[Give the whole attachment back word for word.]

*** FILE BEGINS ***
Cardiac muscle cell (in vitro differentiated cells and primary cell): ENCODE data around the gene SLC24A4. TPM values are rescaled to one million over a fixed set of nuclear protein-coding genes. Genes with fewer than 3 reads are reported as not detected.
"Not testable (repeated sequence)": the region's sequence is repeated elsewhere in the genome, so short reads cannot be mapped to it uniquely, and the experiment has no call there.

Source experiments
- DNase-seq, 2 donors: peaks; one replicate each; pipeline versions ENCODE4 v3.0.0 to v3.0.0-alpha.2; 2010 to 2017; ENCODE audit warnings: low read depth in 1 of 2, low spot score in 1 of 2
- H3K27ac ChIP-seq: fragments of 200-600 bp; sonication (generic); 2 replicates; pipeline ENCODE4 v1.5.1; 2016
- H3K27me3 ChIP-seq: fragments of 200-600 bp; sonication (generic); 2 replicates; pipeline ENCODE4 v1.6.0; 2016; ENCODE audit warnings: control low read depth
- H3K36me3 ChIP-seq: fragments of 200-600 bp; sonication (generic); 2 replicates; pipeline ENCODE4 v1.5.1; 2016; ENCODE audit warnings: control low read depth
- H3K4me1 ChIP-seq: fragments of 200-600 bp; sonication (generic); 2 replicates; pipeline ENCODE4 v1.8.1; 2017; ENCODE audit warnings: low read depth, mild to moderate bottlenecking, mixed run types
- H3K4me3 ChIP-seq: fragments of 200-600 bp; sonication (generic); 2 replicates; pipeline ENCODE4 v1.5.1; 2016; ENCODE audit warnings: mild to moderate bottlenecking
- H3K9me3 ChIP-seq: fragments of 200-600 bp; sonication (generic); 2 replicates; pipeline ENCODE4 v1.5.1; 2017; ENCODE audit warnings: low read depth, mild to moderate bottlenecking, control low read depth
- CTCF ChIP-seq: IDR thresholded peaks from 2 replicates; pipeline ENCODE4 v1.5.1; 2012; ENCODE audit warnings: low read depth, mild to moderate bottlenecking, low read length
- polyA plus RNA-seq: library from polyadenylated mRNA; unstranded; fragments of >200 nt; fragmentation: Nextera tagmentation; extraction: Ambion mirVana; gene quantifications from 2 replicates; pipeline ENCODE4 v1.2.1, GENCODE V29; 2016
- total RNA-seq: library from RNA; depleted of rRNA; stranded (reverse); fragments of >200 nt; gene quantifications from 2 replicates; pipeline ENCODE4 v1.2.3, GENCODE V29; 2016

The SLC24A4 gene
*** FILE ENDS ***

Cardiac muscle cell (in vitro differentiated cells and primary cell): ENCODE data around the gene SLC24A4. TPM values are rescaled to one million over a fixed set of nuclear protein-coding genes. Genes with fewer than 3 reads are reported as not detected.
"Not testable (repeated sequence)": the region's sequence is repeated elsewhere in the genome, so short reads cannot be mapped to it uniquely, and the experiment has no call there.

Source experiments
- DNase-seq, 2 donors: peaks; one replicate each; pipeline versions ENCODE4 v3.0.0 to v3.0.0-alpha.2; 2010 to 2017; ENCODE audit warnings: low read depth in 1 of 2, low spot score in 1 of 2
- H3K27ac ChIP-seq: fragments of 200-600 bp; sonication (generic); 2 replicates; pipeline ENCODE4 v1.5.1; 2016
- H3K27me3 ChIP-seq: fragments of 200-600 bp; sonication (generic); 2 replicates; pipeline ENCODE4 v1.6.0; 2016; ENCODE audit warnings: control low read depth
- H3K36me3 ChIP-seq: fragments of 200-600 bp; sonication (generic); 2 replicates; pipeline ENCODE4 v1.5.1; 2016; ENCODE audit warnings: control low read depth
- H3K4me1 ChIP-seq: fragments of 200-600 bp; sonication (generic); 2 replicates; pipeline ENCODE4 v1.8.1; 2017; ENCODE audit warnings: low read depth, mild to moderate bottlenecking, mixed run types
- H3K4me3 ChIP-seq: fragments of 200-600 bp; sonication (generic); 2 replicates; pipeline ENCODE4 v1.5.1; 2016; ENCODE audit warnings: mild to moderate bottlenecking
- H3K9me3 ChIP-seq: fragments of 200-600 bp; sonication (generic); 2 replicates; pipeline ENCODE4 v1.5.1; 2017; ENCODE audit warnings: low read depth, mild to moderate bottlenecking, control low read depth
- CTCF ChIP-seq: IDR thresholded peaks from 2 replicates; pipeline ENCODE4 v1.5.1; 2012; ENCODE audit warnings: low read depth, mild to moderate bottlenecking, low read length
- polyA plus RNA-seq: library from polyadenylated mRNA; unstranded; fragments of >200 nt; fragmentation: Nextera tagmentation; extraction: Ambion mirVana; gene quantifications from 2 replicates; pipeline ENCODE4 v1.2.1, GENCODE V29; 2016
- total RNA-seq: library from RNA; depleted of rRNA; stranded (reverse); fragments of >200 nt; gene quantifications from 2 replicates; pipeline ENCODE4 v1.2.3, GENCODE V29; 2016

The SLC24A4 gene